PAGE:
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Severe gales, rain, snow, 12 metre waves due as two Southern Ocean storms about to impact NZ (+9 Maps)

An unseasonable change is on the way – brought on by two significant storms tracking very near NZ in the Southern Ocean.

The first storm tracks past on Sunday while the larger low will move through on Wednesday – dredging up an incredibly cold change for summer with daytime highs likely failing to even reach double digits in some places.

NZ’s location on earth means we do sometimes get a sudden dramatic cold change in summer – but this one is more potent than most and it comes with severe gales.

Snow flurries will start on the Southern Alps as early as tonight and tomorrow with heavier snow likely with the mid week southerly change.

Windchill will get down to freezing in Northern Southland and other areas inland. According to the windchill forecast at Dunedin will feel like +6C at 12 Noon on Wednesday (with an air temp of around 10 or 11).

But for those in Fiordland National Park that is where a true wintry change will hit. (powered by IBM Watson) says the daytime high for Milford Sound is currently just +5C on Wednesday as this main southerly comes in. The windchill factor will make it feel like just +1C at midday.

“Trampers, campers and hikers in these areas will need winter gear and be prepared for blizzards higher up in the ranges” says head forecaster Philip Duncan. “If this was happening in August we’d be looking at a significant sea level snow event for the lower South Island. A stormier than usual Southern Ocean since spring 2020 is the driver of this much colder than usual change for parts of NZ”. exclusively said in spring that La Nina would only moderately impact NZ, partially due to this factor.

While all of NZ will get a cool down the top of the nation will be less exposed. “Auckland will drop down to maybe 19 degrees as the daytime high on Wednesday but it will be the westerly winds that may be of more notice with at least three or four windy days in a row on the way with gusts to gale force at times” says Duncan.

Northern and eastern parts of both islands will likely have limited rainfall with below average rainfall still expected there.

But the windy weather will impact those camping in eastern parts of the North Island. Hahei in the Coromandel Peninsula will have a couple of days around 19 degrees this week with windy westerlies possibly gusting near gale force for a time – or blustery. Lighter winds return by Friday/the weekend in most regions.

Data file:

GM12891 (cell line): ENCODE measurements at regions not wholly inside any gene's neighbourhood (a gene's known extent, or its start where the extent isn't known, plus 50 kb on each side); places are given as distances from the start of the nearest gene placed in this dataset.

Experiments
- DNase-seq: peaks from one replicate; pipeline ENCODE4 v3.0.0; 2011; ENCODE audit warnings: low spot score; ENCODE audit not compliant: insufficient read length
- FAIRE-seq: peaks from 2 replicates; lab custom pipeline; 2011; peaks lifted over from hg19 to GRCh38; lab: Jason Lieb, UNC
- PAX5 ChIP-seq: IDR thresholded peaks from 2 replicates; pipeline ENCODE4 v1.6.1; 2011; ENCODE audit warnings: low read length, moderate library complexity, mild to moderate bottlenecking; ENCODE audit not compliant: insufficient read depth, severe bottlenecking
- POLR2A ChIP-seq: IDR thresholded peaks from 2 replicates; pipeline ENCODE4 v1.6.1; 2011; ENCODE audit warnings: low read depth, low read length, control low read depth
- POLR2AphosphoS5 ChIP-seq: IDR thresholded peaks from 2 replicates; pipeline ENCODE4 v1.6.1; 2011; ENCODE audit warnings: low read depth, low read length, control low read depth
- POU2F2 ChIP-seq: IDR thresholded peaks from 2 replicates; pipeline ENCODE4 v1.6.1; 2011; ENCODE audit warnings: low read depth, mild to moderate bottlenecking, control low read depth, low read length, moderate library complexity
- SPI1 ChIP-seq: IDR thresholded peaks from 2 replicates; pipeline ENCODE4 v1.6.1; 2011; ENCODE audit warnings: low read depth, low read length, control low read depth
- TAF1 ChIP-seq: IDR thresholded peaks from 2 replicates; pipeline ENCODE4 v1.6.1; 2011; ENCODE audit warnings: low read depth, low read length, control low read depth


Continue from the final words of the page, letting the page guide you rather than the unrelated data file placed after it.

Winds will be stronger the further towards Central NZ you are. Wellington will be in the thick of it.

Starting Sunday the Capital has four days with gale force wind potential, peaking on Tuesday PM with damaging gusts over 120km/h possible.

Regions up to Taranaki will also experience strong winds up to gale force as the air is funnelled through the Cook Strait area. Thunderstorms are possible in the west too, of both islands.

Canterbury will be partially sheltered from these systems with temperatures not dropping below the late teens in Christchurch. However the winds will ramp up on Tuesday with gusts to 100km/h possible in Christchurch (enough to break tree branches) and further inland winds may be over 120km/h, possibly over 140km/h in the mountains.

On top of all of this, waves of over 12 metres are expected to crash into the lower half of the South Island’s West Coast by mid week. While remote, we’re in peak summer with a lot of people exploring parts of NZ they’ve potentially never explored before. Big swells will spread up the west and south of both main islands. This is not the usual cool change in summer – this upcoming weather is being generated by two powerful storms in the Southern Ocean and severe weather is highly likely.

You can keep up to date with all tax funded MetService weather warnings here. Some warnings and watches are now showing up.

We’ll have more more maps and details in a special update on Sunday before noon.


Alfa 1 on 17/01/2021 7:57pm

Unreasonable?? You mean you can’t put salt and pepper on it? Get a grip. The word is UNSEASONAL.

WW Forecast Team on 17/01/2021 8:38pm

‘Unseasonal’ and ‘unseasonable’ are both acceptable English and both mean the same thing basically. However you using the term “get a grip” is ‘unreasonable’. 🙂
– WW

“Unseasonable” – means the weather is not in accordance with the season.
“Unseasonal” – means the weather is not normal, appropriate, or expected for the season or time of year.

Marie on 17/01/2021 2:51pm

What are the dark green areas on your temp variation maps representing. There is no legend for these.

Jacques Smythe on 17/01/2021 6:55pm

The dark green is the land underneath. If you watched the videos you’d know as he explains it just about every time.

Andrew on 16/01/2021 12:42am

What a waste of cold air having a system like this in what is probably the warmest week of the summer.
Tropical air in winter and Antarctic air in summer just doesn’t seem right!
Still, makes for a memorable summer break in the southern regions.

Wendy on 16/01/2021 8:18am


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